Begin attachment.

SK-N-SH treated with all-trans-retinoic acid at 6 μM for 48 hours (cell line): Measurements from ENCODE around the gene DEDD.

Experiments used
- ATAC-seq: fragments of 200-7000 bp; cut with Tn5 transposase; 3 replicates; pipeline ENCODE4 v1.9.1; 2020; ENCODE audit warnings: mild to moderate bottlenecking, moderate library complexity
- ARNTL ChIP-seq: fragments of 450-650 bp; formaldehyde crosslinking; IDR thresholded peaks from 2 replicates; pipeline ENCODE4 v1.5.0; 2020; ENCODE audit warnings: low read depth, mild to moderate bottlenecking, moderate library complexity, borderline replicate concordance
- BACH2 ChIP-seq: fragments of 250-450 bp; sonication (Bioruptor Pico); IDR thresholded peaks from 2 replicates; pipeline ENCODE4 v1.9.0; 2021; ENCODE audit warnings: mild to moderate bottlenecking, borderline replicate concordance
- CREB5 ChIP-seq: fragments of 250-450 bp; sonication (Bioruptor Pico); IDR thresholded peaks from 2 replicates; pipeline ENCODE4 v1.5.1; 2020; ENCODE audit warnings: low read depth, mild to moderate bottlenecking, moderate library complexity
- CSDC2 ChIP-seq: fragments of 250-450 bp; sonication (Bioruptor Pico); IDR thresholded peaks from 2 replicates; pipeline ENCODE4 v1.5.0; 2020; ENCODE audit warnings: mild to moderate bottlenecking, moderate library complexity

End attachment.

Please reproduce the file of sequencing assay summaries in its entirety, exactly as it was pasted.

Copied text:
SK-N-SH treated with all-trans-retinoic acid at 6 μM for 48 hours (cell line): Measurements from ENCODE around the gene DEDD.

Experiments used
- ATAC-seq: fragments of 200-7000 bp; cut with Tn5 transposase; 3 replicates; pipeline ENCODE4 v1.9.1; 2020; ENCODE audit warnings: mild to moderate bottlenecking, moderate library complexity
- ARNTL ChIP-seq: fragments of 450-650 bp; formaldehyde crosslinking; IDR thresholded peaks from 2 replicates; pipeline ENCODE4 v1.5.0; 2020; ENCODE audit warnings: low read depth, mild to moderate bottlenecking, moderate library complexity, borderline replicate concordance
- BACH2 ChIP-seq: fragments of 250-450 bp; sonication (Bioruptor Pico); IDR thresholded peaks from 2 replicates; pipeline ENCODE4 v1.9.0; 2021; ENCODE audit warnings: mild to moderate bottlenecking, borderline replicate concordance
- CREB5 ChIP-seq: fragments of 250-450 bp; sonication (Bioruptor Pico); IDR thresholded peaks from 2 replicates; pipeline ENCODE4 v1.5.1; 2020; ENCODE audit warnings: low read depth, mild to moderate bottlenecking, moderate library complexity
- CSDC2 ChIP-seq: fragments of 250-450 bp; sonication (Bioruptor Pico); IDR thresholded peaks from 2 replicates; pipeline ENCODE4 v1.5.0; 2020; ENCODE audit warnings: mild to moderate bottlenecking, moderate library complexity